The Ministry of Law and Justice had made significant contributions to help India vault 30 places to enter the top-100 club among 190 countries in the recent World Bank survey on the ‘Ease of Doing Business’.
The indicator assigned to the ministry was “enforcing contracts” –– a crucial factor among all key indicators keeping in view the complex legal problems in enforcement of such contracts which result in a large number of legal disputes while doing any kind of business in India. When compared to last year, India jumped from the 172th position to 164th this year on this index. Law ministry officials view this as a “substantial jump”.
“All other factors can only perform if they are based on solid legal framework. In the absence of a definite and determined set of framework no other factor can perform to the best of its ability,” said a senior law ministry official requesting anonymity.
The law ministry had held several meetings with different stakeholders to apprise them of the initiatives taken to improve India’s global ranking so that the concerned government officials are wellequipped to put forth the right perspective to the World Bank team about the reforms brought about by the government.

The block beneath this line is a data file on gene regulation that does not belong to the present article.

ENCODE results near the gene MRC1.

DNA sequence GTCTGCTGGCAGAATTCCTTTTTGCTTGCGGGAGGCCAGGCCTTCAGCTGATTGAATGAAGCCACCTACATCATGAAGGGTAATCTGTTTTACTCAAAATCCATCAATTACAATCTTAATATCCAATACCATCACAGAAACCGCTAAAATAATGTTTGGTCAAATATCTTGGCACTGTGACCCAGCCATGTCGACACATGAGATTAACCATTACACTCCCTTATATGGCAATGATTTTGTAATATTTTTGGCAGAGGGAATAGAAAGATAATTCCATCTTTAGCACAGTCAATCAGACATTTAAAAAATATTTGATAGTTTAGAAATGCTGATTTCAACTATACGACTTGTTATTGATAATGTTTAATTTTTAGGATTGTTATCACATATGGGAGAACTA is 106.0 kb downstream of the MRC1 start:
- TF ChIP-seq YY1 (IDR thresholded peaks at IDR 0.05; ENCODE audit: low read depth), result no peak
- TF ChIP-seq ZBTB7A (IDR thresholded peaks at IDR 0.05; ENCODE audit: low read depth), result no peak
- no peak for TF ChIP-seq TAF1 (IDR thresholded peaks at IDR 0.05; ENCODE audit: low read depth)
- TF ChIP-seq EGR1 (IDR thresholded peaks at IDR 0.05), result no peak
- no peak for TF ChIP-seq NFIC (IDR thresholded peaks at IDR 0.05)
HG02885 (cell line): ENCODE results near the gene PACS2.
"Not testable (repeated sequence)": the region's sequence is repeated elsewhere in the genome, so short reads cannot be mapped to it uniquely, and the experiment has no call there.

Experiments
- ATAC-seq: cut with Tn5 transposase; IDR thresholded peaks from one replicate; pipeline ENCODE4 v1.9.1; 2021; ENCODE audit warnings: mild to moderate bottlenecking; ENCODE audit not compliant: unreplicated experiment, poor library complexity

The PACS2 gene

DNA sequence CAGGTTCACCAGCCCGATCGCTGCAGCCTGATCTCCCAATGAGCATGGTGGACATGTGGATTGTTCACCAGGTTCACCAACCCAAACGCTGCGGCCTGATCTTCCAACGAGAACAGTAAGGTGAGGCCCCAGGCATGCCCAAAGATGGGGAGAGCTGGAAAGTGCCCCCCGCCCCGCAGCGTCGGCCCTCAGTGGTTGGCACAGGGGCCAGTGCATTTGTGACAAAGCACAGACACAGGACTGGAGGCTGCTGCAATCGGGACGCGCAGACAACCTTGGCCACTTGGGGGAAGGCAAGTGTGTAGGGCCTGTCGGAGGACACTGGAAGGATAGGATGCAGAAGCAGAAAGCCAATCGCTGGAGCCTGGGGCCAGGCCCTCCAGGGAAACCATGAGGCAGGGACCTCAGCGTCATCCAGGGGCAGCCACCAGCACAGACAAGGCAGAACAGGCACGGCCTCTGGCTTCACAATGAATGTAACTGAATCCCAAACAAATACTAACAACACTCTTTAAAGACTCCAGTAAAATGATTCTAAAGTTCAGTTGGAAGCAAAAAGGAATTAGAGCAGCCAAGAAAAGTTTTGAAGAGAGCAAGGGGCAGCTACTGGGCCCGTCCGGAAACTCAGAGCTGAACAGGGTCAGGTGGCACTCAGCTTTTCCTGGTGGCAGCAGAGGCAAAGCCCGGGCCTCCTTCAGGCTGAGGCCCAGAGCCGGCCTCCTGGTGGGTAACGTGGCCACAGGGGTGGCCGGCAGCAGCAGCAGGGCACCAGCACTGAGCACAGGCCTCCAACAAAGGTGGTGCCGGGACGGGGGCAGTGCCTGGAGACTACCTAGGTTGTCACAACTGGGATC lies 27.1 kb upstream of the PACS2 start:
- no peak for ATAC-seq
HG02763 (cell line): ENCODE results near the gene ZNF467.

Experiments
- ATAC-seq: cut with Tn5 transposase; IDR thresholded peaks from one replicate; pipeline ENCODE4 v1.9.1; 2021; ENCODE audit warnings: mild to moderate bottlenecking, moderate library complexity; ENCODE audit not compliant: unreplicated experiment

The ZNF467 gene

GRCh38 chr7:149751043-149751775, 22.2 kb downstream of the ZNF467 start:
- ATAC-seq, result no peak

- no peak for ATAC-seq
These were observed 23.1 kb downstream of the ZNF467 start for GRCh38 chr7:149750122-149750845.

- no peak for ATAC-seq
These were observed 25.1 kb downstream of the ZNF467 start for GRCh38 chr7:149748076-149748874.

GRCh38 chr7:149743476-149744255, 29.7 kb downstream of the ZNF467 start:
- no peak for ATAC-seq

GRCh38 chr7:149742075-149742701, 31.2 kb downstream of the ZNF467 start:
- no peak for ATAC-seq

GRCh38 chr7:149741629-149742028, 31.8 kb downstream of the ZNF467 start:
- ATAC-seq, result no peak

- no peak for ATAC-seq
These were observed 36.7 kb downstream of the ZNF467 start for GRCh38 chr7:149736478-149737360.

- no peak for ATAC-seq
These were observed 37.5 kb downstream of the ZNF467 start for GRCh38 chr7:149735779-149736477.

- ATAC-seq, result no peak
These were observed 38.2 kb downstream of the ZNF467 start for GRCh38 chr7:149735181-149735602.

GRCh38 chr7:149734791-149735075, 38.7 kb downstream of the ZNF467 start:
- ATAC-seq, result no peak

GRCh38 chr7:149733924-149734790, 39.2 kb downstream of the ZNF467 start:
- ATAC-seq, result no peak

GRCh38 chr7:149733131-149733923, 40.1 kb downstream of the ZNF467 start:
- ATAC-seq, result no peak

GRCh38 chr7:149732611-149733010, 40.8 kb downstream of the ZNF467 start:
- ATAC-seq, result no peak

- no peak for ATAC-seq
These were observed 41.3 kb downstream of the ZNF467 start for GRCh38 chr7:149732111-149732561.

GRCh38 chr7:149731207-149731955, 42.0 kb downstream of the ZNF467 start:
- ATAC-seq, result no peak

The first such meeting was held on March 15 at the Indian Law Institute (ILI, the second and third were held on April 27 and August 25 at Shastri Bhawan). All the meetings were chaired by Law Secretary Suresh Chandra and included lawyers and representatives from different ministries, departments and law firms.
A meeting was held on May 30 with representatives of the World Bank in which the Law Secretary apprised them of the government’s initiatives. The indicator of “enforcing contracts” measures the time and cost involved in resolving a commercial dispute through a local court while the quality of judicial processes index evaluates whether the economy has adopted a series of good practices that promote quality and efficiency in the court system.
“There are several areas which need further improvement but it would be fair to say that the reforms are on the right track and we are confident that next year’s World Bank report will witness further improvement in India’s position,” said another law ministry official.
One area where India’s legal reforms has bagged a good score in World Bank’s report is the Alternative Dispute Resolution (ADR). The Central government had been underlining the need to make India the hub of institutionalised arbitration. In this sector, India earned a score of 2.5 out of 3.
“So that disputes are settled amicably outside court, the government has introduced mediation and pretrial conference before approaching the court. Further, the government is proposing amendments for the establishment of commercial courts at the district level,” the law ministry official quoted above said.